If you didn’t follow his pre-UFC career, you probably figured that Anderson Silva’s Octagon debut would be relatively competitive. Chris Leben was a dangerous brawler who had won five straight in the Octagon against solid competition, while Silva was…some sort of Brazilian from Japan, I guess? In actuality, the Spider was quickly becoming the most lethal striker in the business, and had spent the previous two years brutalizing guys like Lee Murray, Jorge Rivera, and Tony Fryklund as the middleweight champion of Cage Rage. So all that stuff the Crippler said about pressing the action against Silva, rough-neckin’ him, throwing him around, blasting him in the face, breaking his jaw, then sending him back to Japan where the competition’s a little easier? Oh my God, player. He might as well have been talking about how he was bringing the karate aspect back into jiu-jitsu — that’s how out of touch with reality he seemed, in retrospect.
Chances are, you’ve watched this clip a hundred times by now, so you know what happens next: Anderson Silva makes his name in the U.S. with one of the most flawless victories in MMA history and earns an immediate title shot against Rich Franklin, while Leben begins his slow drift out of relevance. And these days, all of Silva’s fights look like mismatches.
It was a classic matchup of skill vs. morbid obesity. The comically large son of legendary Brazilian scrapper Rei Zulu, Wagner da Conceicao Martins (aka “Zuluzinho”) managed to build up a sizable undefeated record in vale tudo matches before joining PRIDE in 2005, where he mauled sumo wrestler Henry “Sentoryu” Miller in his debut. But things like size, pedigree, and professional record mean very little when you’re fighting Fedor Emelianenko. To the untouchable PRIDE heavyweight champion, Zuluzinho was nothing more than a giant punching bag.
In just 26 seconds, Fedor put ‘Zinho on his ass with an inhumanly fast left hook, abused him on the ground a bit, knocked him back down with a right as soon as the giant got to his feet, then went into beastmode until Zuluzinho tapped from the onslaught. This fight proved once and for all that “big and slow” is not the best combination for beating Fedor. If only Hong-Man Choi and Tim Sylvia got the message in time.
On paper, bringing early UFC great Royce Gracie back to face the most dominant welterweight champ of the modern era must have seemed like a great idea. In reality, it meant pitting a thirty-nine year-old one-dimensional, slightly disinterested fighter against a more aggressive and more capable opponent. A thrilling clash of old vs. new it wasn’t. Gracie took his beating like a man, but also like someone who was resigned to the outcome. He would fight once more in MMA against Kazushi Sakuraba, winning a decision victory and then testing positive for steroids. After the way he got bullied by Hughes, we don’t necessarily blame him for wanting to juice up.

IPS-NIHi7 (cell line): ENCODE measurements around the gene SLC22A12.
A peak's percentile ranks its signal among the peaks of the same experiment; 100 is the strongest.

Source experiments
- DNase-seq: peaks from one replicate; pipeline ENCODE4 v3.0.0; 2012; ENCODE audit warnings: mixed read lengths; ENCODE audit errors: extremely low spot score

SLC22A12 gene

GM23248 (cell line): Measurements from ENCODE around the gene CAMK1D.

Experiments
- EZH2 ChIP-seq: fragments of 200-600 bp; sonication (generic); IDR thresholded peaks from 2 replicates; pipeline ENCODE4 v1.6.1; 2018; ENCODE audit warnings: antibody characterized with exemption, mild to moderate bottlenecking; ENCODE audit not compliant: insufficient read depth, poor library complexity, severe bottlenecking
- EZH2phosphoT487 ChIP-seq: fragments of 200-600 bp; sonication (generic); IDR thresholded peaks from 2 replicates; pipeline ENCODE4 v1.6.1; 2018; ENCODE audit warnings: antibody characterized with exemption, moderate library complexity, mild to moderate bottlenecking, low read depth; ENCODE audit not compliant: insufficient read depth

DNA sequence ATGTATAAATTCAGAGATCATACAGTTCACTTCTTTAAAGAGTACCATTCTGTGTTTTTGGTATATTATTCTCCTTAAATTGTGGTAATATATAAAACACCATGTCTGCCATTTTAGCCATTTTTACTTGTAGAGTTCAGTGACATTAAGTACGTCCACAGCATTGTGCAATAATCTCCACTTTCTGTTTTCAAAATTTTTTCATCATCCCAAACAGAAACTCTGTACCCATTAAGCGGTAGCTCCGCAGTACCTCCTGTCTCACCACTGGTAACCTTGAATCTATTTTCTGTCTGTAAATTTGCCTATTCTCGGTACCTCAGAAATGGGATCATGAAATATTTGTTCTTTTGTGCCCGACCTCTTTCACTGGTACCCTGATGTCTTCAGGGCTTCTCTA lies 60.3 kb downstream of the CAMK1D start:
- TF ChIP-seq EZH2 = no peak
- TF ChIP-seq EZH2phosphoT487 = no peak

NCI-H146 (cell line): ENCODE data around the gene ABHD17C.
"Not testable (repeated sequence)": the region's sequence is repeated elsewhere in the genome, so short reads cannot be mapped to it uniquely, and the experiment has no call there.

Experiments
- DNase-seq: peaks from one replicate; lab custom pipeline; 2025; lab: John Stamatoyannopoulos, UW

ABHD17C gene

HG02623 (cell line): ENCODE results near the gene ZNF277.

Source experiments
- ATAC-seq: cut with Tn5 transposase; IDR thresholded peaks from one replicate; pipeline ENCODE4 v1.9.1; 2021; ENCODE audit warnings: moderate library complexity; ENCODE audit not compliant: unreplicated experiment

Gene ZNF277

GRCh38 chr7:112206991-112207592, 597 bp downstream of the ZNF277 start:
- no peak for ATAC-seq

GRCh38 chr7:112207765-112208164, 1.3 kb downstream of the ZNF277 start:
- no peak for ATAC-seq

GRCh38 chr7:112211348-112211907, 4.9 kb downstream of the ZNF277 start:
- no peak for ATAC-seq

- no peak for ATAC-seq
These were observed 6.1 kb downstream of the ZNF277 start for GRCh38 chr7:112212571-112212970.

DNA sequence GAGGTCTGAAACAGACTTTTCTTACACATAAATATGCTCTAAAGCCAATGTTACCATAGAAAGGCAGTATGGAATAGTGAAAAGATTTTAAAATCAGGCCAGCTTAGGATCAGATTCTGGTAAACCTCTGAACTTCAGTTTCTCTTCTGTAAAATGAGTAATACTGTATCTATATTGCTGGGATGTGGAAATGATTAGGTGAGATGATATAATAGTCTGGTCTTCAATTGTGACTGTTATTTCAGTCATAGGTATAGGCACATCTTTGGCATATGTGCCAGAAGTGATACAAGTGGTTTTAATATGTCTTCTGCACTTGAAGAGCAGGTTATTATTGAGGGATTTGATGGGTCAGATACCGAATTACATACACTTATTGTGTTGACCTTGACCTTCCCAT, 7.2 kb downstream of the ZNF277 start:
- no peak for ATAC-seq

#7: Wanderlei Silva vs. Tatsuya Iwasaki, PRIDE Shockwave (8/28/02)
PRIDE’s matchmakers, God bless their crazy hearts, just loved to throw their champions curveballs. And so, a year after Wanderlei Silva won PRIDE’s middleweight strap, the Axe Murderer found himself standing across the ring from Tatsuya Iwasaki, a hair-fluffing Kyokushin karate practitioner with zero MMA fights to his credit. Iwasaki threw exactly one kick before he was kneed to the mat then hammered flat with ground-and-pound. In the end, karate was no match for karazy, and Iwasaki was roadkill. Back to the dojo, my friend…
#6: Mark Kerr vs. Greg “Ranger” Stott, UFC 15 (10/17/97)
If you’re watching an old school MMA bout and trying to determine whether you are about to witness an epic mismatch, the first question you need to ask yourself is, Has one of the participants invented his own martial art? Stott, an Army Ranger, came into this bout touting the superiority of his made-up style, RIP, proudly declaring “RIP rules, and all other styles rest in peace.” It turns out that RIP involves a short, pudgy dude in khaki shorts throwing awkward kicks and punches simultaneously.
When former collegiate national champion wrestler Mark Kerr came face to face with this unorthodox style, you could almost see him cock his head to one side like a dog that has just heard a kazoo for the first time. Once that feeling passed, he grabbed Stott and kneed him once in the head, bringing a mercifully swift end to the fight just seventeen seconds in. Thus, the glorious RIP empire collapsed before it had even begun. Somewhere in America there’s a storage space filled with instructional VHS tapes for the martial arts craze that never was. Stott would throw them all away, but he can’t set foot in there anymore without suffering horrible flashbacks.
#5: Mirko “Cro Cop” Filipovic vs. Dos Caras Jr.
The second question you need to ask yourself when determining whether you are about to witness an MMA mismatch is, Is one of the participants wearing a mask? Granted, Dos Caras Jr. came to MMA from Mexican professional wrestling, so he has one of the two best reasons for wearing a mask (the other? armed robbery), but it doesn’t change the fact that he had no business in a Pride fight with “Cro Cop.”